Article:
Pretty much what I’m getting at is that if she’s only making the noises in a certain situation (e.g.: at night when playing), it’s entirely possible it’s just a noise she makes. If the noise gets even a little bit worse or she starts making it at other times, like during the day or when she’s sleeping, or if she starts showing any other symptoms of illness (puffed out fur, excessive drainage from nose or eyes, lethargy, not eating), I’d take her to the vet as soon as possible.
I hope this was helpful & not just confusing! I don’t want to say “Oh, there’s definitely nothing wrong with her!” since I am not a vet & I’m also not there, but I would be inclined to think it’s nothing serious if she’s just making it under particular circumstances.
Hi! They’re much, much harder to socialize from feeder bins (or really any pet store where they haven’t been regularly handled), particularly for first-time owners, so I strongly advise you either get a rat that’s been owned by someone before (from a humane society or maybe Craig’s List) or from a breeder, as they’re going to be more accustomed to being around people & less likely to be skittish.
As far as rat-proofing a room, basically make sure there’s nothing on the floor that can be consumed or peed on. Never, ever let a rat you aren’t 100% comfortable with out in a room without supervision, & it’s an extremely bad idea to let new rats out in say, a bedroom or any other room with furniture they can hide behind—somewhere small & enclosed, like a bathroom, is much more preferable. They are really hard to catch & it’s extremely stressful & frustrating.
Other random things I wish I had known when I first got rats:
Sorry if this is a little rushed, I have ten billion things going on at once! (well, okay, it feels like it) :P but if you have any additional questions, feel free to message me again!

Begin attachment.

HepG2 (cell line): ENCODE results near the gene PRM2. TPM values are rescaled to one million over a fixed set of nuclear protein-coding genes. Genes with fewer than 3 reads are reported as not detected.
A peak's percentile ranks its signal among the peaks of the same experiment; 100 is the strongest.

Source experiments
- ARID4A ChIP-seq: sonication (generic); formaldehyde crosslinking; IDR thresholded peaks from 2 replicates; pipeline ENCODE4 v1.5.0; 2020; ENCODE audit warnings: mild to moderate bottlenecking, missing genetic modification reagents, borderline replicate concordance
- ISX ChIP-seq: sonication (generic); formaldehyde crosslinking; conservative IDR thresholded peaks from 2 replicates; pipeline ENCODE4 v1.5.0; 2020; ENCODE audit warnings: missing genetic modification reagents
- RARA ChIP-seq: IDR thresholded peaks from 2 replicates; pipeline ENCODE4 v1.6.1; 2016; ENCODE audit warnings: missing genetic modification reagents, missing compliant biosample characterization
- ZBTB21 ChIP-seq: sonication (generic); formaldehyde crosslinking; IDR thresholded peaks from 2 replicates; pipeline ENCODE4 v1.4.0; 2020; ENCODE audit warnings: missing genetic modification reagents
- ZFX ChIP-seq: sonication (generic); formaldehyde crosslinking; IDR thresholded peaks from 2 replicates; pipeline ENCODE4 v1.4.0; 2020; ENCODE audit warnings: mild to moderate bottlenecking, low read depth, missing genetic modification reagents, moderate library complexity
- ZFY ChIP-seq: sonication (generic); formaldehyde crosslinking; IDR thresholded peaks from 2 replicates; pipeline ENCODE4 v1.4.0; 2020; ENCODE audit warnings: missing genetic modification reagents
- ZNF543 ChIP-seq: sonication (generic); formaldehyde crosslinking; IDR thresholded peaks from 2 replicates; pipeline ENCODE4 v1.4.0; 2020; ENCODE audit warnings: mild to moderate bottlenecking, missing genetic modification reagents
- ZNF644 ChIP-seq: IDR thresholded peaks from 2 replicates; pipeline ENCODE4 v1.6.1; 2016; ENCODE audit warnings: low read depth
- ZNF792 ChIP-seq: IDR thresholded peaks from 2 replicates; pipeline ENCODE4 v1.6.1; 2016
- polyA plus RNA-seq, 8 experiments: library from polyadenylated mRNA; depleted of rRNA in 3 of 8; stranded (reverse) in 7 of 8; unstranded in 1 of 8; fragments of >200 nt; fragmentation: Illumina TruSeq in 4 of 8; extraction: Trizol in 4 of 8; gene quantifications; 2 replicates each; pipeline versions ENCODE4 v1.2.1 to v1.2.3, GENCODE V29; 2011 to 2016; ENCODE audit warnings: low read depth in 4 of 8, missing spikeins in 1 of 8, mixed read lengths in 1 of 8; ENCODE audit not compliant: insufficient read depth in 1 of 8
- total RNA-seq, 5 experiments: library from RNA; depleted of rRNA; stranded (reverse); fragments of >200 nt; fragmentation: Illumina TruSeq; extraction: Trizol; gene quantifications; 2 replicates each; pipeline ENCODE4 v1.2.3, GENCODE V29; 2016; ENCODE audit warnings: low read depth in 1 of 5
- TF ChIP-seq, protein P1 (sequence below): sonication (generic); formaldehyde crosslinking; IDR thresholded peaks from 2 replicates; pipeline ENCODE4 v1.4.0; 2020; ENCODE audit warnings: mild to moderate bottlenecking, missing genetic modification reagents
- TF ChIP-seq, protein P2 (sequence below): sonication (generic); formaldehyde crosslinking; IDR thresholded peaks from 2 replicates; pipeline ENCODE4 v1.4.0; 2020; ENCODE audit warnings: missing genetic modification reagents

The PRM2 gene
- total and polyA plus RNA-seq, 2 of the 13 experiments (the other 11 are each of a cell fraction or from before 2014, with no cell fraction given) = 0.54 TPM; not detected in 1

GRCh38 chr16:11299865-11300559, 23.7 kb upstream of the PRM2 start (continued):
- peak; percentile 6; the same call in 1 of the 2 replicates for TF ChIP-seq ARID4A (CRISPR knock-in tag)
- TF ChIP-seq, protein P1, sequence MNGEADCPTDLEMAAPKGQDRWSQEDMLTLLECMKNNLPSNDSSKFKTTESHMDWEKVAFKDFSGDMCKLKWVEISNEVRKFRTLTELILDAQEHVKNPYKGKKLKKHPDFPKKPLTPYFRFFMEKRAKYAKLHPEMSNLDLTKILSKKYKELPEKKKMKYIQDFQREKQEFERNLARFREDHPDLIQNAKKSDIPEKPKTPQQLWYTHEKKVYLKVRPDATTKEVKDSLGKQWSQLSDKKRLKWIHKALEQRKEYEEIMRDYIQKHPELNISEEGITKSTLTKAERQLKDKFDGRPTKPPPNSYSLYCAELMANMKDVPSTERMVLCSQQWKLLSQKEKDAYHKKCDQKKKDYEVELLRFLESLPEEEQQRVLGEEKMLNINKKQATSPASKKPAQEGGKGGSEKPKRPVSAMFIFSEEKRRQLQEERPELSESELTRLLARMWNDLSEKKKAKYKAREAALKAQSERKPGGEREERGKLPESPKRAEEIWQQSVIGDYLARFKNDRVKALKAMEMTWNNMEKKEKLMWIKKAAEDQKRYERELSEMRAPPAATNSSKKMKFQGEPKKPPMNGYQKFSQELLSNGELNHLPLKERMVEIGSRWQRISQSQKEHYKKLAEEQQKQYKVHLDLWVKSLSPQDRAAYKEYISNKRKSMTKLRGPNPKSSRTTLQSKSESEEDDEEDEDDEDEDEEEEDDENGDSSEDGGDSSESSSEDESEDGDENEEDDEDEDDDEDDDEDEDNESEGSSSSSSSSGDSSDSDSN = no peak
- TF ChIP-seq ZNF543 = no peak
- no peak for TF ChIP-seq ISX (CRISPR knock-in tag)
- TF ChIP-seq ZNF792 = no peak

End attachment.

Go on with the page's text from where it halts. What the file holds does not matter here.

I do not regularly bathe mine—the only times I do are unusual situations (like when Oliver had mites, or if one has poop all over him, or when Wyatt decided he wanted to leap into a pile of used aquarium filter charcoal). I know a lot of people prefer to bathe them, but it’s really kind of like bathing a cat…it’s a lot of stress for something that’s not really necessary, so I prefer to just avoid it entirely. It doesn’t harm them (assuming you don’t use inappropriate soaps—I wouldn’t feel comfortable using anything other than watered-down Dawn dish liquid or maybe a very mild oatmeal shampoo), but it’s not something most rats really enjoy.
I do wipe them down with unscented baby wipes if they start smelling icky, & Wyatt always got scrubbed down with a toothbrush+watered-down Dawn once a week because he overproduced buck grease & it made his skin incredibly disgusting & itchy if I didn’t scrape it off regularly.
I don’t regularly trim my rats’ nails, largely because I have a bit of a phobia of nail-trimming (yay for traumatic experiences in childhood!), but many people manage to do so successfully. I’ve heard it’s easier if you use dog groomers’ nail clippers (the kind that just have the little round hole to put the nail in) instead of human nail clippers. The only time I ever trim is when I absolutely have to, like if a nail is posing a danger to the rat—if a nail is broken or too long (either due to a foot injury or hind end degeneration not allowing it to file down naturally), it can seriously injure a rat if it gets stuck on a towel or fleece, they can break their leg or chew the toe off trying to get loose.
I’ve heard that putting a rock (make sure to sterilize it first!) in the cage right underneath the water bottle helps with wearing the nails down, because skin-scratching is a problem. One of the main things I teach new rats is to not climb up my skin. If they start trying to climb up my arm, I’ll move them to my shirt instead…they catch on pretty quickly, especially once they figure out it’s much easier to climb up cloth than skin. I haven’t had one try to shimmy up my skin in a while now, the only time they ever try that is if there’s an extreme situation, like one’s being aggressive & chasing another one, or something like that. You can also try clapping or making a loud sound every time they attempt to climb up you, to let them know it’s not something they should do.